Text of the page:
Shannon Leah Collis

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The Poetics of Environmental Sound

“Listen to everything all the time and remind yourself when you are not listening.”—Pauline Oliveros

Today, I was invited to Kim Lane’s art class at Mount Beauty Secondary School. We talked about the listening exercise described in Pauline Oliveros’ Poetics of Environmental Sound. In this exercise, Oliveros instructs us pay attention to the sounds around us and describe the complexities and differences of what we hear and how they affect us. To someone who is learning to listen, this exercise is always full of new surprises. How can the qualities of the sounds we hear open up new ways of thinking? Can they lead us to a greater understanding of our relationship to our environment?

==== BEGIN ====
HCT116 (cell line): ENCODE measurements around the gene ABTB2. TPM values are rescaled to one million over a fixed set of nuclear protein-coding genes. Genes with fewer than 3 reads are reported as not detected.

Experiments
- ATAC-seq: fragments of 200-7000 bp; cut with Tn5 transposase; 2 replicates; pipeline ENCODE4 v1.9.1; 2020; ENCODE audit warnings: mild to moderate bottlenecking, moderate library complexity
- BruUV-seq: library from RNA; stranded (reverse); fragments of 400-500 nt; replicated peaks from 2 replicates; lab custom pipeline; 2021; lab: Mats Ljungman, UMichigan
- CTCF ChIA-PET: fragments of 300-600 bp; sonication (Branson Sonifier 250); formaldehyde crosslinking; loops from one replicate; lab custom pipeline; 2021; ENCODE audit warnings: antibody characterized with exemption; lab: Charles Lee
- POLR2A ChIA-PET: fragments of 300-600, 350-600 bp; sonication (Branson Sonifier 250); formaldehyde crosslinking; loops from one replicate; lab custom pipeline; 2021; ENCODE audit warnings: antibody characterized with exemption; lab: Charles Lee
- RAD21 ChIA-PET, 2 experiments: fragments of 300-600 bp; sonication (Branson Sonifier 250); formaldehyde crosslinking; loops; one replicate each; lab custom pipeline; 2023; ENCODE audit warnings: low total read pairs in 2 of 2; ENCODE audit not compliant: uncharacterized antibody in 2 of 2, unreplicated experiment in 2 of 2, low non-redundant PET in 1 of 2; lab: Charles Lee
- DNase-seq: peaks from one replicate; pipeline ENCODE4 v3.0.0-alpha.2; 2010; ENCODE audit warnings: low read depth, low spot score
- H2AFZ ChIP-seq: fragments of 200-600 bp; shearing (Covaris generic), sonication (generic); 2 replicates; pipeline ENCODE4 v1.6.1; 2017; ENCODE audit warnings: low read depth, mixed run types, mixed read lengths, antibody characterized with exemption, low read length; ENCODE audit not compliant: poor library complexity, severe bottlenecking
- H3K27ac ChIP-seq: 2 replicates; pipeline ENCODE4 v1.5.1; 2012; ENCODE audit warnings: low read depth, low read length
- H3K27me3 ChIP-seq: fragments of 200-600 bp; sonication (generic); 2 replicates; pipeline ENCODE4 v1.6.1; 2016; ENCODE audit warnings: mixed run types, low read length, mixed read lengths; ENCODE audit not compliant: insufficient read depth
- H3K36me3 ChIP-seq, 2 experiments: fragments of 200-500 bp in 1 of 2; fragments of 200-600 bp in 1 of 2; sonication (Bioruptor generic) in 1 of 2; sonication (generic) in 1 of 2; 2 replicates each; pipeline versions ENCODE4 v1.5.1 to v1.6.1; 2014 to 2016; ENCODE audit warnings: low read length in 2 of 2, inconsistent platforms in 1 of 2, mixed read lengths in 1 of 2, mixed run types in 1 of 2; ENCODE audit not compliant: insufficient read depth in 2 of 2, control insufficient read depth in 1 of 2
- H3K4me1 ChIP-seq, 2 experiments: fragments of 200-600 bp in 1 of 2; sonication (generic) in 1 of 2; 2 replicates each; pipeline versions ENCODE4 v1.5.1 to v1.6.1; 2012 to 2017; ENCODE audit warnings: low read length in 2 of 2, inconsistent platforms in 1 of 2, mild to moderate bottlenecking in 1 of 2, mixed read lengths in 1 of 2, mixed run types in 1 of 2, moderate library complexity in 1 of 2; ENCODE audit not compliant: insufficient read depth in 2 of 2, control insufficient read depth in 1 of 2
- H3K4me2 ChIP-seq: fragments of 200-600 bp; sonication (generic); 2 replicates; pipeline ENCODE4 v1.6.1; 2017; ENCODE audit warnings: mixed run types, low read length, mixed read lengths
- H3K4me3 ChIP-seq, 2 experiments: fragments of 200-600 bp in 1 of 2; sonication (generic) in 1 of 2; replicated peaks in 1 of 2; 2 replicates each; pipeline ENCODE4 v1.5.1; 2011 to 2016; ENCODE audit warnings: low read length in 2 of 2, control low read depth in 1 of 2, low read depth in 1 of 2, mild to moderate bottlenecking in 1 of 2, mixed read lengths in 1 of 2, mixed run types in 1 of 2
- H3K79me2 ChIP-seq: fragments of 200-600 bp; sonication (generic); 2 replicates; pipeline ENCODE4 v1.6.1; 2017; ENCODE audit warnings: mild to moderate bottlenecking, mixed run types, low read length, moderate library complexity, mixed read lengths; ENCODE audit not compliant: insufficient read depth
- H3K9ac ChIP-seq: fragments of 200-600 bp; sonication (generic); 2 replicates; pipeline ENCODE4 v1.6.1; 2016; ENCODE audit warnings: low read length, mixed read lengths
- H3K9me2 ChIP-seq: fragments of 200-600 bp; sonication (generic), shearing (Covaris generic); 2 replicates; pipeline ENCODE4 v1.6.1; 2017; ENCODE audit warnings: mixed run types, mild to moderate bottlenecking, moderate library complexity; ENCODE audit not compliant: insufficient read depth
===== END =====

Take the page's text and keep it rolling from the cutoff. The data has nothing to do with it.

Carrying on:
I am using this prompt as a guide to my experience here at B-CSC. I use a variety of technologies to create my work, but I wanted to start by putting down my equipment first and just listen while deeply engaging with the sonic environment present in this unique region. Most mornings, I wake very early, beginning my day immersed in the sounds of nature in this unfamiliar location, which I have traveled far to reach. I am trying to figure out how my practice relates to this complex environment. Now, with a microphone and camera in hand, I set out to capture sound and video, oriented toward being a part of the place, not a visitor. I remind myself to listen to everything.


  • Listen to the environment for 15 minutes or a longer but pre-determined time length.
  • Use a clock or any adequate method to define this time length.
  • Describe in detail the sounds you hear and how you feel about them.
  • Include internal as well as external sounds.
  • You are part of the environment.
  • Explore the limits of audibility: (highest, lowest, loudest, softest, simplest, most complex, nearest, most distant, longest, shortest sound)

    by Pauline Oliveros, from "Software for People", pp. 28-35